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Stockholm World Water Week: Many different shades of living with water

Posted on 25 August 2015

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“We need to join hands with nature to fill our water needs. It will become impossible to meet the greed of all individual people. We can change the war on water into peace”, ‘Indian water’ Rajendra Singh said in his key note during the opening ceremony of the Stockholm World Water Week on 24 August.

Singh is a former doctor who accidentally got involved in water management and brought water to more than a thousand Indian villages. For his relentless efforts to help villagers in arid areas to collect rainwater for dry seasons, he is awarded this year’s Stockholm Water Prize.

Prior to receiving the award later this week, Singh led hundreds of delegates for the first of a series of World Water Peace Walks (on top photo, in white dress) to take place globally in the next five years, spanning all five continents.

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 Special Dutch water envoy Henk Ovink explaining the disaster management cycle.

Competing claims for fresh water
Singh’s call for peace addressed the key issue of this year’s edition of the Stockholm Water Week. How to achieve universal access to clean water by 2030 when at the same time farmers, industries and energy production will also claim more water. How to preserve natural fresh water resources with an increasing extraction for human activities.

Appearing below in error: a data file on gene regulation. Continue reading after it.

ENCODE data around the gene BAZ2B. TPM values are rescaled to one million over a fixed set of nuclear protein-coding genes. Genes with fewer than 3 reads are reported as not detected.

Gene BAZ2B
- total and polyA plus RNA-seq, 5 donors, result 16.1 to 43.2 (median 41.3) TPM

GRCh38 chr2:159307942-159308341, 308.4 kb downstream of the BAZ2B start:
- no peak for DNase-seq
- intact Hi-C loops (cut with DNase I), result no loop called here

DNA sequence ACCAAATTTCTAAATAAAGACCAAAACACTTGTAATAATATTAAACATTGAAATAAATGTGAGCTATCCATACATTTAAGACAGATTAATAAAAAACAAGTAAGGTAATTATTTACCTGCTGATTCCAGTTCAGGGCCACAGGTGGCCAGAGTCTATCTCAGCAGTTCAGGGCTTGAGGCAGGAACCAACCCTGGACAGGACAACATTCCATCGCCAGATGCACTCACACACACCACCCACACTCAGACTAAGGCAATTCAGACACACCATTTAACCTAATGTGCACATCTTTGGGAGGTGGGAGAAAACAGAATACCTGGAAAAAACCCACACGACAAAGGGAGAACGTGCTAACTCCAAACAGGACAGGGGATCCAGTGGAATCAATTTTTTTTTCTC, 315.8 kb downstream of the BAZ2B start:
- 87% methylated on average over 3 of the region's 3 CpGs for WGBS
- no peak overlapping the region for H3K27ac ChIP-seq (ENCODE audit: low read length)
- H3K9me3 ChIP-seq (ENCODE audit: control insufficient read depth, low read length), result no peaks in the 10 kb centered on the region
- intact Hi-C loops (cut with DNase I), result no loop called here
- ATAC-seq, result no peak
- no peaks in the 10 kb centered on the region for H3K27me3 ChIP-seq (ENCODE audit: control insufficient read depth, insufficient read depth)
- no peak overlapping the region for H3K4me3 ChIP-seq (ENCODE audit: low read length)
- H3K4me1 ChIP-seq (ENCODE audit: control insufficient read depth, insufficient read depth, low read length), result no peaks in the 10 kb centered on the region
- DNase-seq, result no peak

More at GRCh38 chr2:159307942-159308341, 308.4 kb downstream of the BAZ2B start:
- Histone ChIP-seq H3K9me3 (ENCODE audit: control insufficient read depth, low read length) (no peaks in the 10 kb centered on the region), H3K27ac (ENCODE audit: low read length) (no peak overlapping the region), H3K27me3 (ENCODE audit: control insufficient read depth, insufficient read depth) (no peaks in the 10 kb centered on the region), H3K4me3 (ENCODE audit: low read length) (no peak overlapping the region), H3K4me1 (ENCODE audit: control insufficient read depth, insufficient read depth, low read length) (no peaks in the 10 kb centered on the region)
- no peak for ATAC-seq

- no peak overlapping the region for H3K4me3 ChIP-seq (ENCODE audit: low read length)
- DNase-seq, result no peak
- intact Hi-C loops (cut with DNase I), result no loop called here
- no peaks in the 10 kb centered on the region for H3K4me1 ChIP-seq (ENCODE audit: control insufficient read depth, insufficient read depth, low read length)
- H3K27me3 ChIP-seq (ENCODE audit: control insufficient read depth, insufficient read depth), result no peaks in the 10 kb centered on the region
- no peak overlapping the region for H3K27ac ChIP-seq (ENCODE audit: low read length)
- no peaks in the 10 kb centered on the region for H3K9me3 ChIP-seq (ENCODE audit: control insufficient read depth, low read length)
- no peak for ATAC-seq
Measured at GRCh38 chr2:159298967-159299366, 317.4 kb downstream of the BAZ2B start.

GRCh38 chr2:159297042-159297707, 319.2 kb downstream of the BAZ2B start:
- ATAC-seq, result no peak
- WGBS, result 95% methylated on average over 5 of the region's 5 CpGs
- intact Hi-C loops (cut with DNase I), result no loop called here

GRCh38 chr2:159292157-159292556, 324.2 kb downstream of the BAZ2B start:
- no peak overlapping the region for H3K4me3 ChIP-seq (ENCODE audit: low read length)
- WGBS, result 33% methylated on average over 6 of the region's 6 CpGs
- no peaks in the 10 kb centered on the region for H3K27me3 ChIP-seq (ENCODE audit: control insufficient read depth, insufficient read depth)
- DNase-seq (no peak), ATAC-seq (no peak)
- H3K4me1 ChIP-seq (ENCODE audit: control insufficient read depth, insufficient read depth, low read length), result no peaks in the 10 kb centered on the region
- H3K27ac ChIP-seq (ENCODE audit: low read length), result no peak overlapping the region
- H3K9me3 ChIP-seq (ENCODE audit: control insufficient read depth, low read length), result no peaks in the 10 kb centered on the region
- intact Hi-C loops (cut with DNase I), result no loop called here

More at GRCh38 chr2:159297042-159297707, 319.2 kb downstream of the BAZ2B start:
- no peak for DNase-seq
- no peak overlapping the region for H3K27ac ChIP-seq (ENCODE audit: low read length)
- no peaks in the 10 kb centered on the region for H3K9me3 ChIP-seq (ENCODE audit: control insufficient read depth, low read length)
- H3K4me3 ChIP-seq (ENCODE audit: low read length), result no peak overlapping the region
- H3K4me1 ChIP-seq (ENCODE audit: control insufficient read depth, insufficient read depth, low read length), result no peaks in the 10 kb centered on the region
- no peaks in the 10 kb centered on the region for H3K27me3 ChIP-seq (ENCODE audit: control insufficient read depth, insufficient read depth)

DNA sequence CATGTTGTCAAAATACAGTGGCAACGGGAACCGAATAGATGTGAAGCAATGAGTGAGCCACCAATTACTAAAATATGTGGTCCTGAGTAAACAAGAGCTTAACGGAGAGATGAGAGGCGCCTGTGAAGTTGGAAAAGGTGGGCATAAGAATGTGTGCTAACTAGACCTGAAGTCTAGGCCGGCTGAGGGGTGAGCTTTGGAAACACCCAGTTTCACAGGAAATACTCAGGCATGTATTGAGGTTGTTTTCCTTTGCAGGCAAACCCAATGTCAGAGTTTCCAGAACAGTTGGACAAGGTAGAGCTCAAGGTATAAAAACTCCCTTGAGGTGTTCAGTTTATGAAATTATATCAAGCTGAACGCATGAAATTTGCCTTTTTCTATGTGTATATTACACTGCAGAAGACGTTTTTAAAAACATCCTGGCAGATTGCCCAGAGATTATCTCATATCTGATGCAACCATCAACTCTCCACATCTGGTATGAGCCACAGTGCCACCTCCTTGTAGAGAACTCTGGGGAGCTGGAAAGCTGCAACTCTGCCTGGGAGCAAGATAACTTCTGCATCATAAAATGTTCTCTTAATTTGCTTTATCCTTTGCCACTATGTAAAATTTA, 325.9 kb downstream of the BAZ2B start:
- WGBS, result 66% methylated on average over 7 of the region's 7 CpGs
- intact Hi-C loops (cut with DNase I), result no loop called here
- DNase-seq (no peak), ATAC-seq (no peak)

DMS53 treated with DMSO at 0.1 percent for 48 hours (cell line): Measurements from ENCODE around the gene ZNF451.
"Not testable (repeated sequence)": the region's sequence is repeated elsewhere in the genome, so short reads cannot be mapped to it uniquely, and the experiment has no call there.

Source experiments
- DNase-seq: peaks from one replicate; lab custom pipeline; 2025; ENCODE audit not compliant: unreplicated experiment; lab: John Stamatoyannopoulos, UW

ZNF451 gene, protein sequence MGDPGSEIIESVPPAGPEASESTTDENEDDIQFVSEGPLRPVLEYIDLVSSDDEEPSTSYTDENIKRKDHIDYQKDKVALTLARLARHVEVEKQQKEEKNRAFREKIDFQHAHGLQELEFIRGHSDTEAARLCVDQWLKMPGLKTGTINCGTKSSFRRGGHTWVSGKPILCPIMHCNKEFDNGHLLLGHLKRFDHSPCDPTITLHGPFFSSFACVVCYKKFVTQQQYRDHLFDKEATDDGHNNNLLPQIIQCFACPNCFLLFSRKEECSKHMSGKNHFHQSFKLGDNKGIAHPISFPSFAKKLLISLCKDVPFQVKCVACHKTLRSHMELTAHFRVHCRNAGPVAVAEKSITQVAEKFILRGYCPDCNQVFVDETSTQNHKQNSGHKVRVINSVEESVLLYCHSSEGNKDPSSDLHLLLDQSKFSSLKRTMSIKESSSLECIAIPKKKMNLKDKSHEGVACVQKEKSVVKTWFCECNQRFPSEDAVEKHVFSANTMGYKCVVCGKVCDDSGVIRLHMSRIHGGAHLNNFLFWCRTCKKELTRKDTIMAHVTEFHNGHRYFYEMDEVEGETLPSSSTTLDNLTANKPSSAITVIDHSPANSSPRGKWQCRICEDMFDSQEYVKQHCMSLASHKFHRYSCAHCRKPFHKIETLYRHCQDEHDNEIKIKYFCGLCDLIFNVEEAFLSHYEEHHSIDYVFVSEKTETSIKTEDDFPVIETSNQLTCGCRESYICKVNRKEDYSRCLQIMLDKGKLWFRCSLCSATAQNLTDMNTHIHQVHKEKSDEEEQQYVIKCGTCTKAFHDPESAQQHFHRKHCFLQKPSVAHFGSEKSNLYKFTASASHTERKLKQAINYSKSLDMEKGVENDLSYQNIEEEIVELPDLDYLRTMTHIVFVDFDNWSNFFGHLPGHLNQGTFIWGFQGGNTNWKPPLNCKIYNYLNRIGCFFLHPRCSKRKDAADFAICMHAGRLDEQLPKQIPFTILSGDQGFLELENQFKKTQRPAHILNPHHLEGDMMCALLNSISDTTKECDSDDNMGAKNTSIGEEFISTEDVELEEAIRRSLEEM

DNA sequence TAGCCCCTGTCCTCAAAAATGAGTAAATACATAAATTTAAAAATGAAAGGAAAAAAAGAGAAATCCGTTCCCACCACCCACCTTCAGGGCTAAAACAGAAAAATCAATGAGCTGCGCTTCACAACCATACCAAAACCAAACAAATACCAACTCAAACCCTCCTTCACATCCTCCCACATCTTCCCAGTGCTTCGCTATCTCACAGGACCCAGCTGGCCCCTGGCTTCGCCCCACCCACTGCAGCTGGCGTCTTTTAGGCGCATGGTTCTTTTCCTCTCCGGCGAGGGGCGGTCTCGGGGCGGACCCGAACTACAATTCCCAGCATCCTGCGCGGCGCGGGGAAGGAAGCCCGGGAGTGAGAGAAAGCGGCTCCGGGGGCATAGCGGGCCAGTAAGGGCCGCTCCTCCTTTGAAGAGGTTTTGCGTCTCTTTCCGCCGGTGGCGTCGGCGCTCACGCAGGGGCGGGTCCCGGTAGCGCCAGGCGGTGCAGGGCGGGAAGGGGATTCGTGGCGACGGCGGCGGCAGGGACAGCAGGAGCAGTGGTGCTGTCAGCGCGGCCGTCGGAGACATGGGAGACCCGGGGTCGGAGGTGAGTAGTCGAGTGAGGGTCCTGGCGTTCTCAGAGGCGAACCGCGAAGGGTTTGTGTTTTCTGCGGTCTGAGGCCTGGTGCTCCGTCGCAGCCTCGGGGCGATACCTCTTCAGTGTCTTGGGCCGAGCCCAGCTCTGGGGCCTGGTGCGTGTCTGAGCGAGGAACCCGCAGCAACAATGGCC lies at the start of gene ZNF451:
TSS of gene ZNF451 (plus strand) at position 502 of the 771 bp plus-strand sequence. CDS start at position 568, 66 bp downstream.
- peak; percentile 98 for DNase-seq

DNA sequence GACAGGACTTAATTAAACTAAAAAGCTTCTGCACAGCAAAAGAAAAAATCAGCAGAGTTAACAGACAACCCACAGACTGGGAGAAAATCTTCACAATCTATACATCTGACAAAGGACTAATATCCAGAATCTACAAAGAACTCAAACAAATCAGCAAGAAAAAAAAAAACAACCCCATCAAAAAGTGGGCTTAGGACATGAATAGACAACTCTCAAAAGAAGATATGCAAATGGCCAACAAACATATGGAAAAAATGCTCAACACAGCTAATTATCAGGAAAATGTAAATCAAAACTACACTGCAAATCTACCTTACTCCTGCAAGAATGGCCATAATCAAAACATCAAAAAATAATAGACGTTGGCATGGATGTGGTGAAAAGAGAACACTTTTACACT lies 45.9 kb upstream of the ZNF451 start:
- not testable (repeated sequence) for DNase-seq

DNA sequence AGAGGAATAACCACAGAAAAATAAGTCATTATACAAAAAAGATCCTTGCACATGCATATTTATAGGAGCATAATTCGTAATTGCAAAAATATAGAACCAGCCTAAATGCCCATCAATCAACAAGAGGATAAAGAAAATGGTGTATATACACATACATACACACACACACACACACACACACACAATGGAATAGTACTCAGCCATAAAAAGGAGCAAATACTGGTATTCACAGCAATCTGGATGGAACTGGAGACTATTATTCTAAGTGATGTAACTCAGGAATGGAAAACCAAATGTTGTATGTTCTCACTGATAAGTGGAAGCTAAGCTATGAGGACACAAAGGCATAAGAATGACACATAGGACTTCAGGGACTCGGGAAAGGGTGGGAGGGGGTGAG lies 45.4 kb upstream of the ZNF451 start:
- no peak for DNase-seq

Living with water
Singh was not the only one who advocated to embrace nature. Less spiritual oriented and less water scarcity minded, but also with a clear call to embrace nature, were the two sessions conveyed by the Dutch delegation on disaster risk reduction, on the first day of the event.

Dutch water envoy Henk Ovink told that the Netherlands has learned that increasing hard flood defence structures to meet climate change are expensive and will put an ever increasing burden on the Dutch economy. “Therefore we developed the concepts of Living with water and Room for the river”, Ovink explained. New flood protection projects in the Netherlands now also include floating houses, urban water squares, green roofs, water storage underneath car parks and car parks constructed as a flood wall within dunes.

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Participants of the DRR-sessions discussed the lessons learned from different cases of flood management in river deltas in the world.

Adaptive strategies
The two Dutch sessions showed that also the organisation of its water management is changing. “As a low-lying country in a delta of four large rivers we realize that we need to work on our water system forever”, Ovink said.

“We always have to start new projects. New is that we developed a long term strategy that puts all these projects in the perspective of the level of flood safety we want to achieve by 2100.”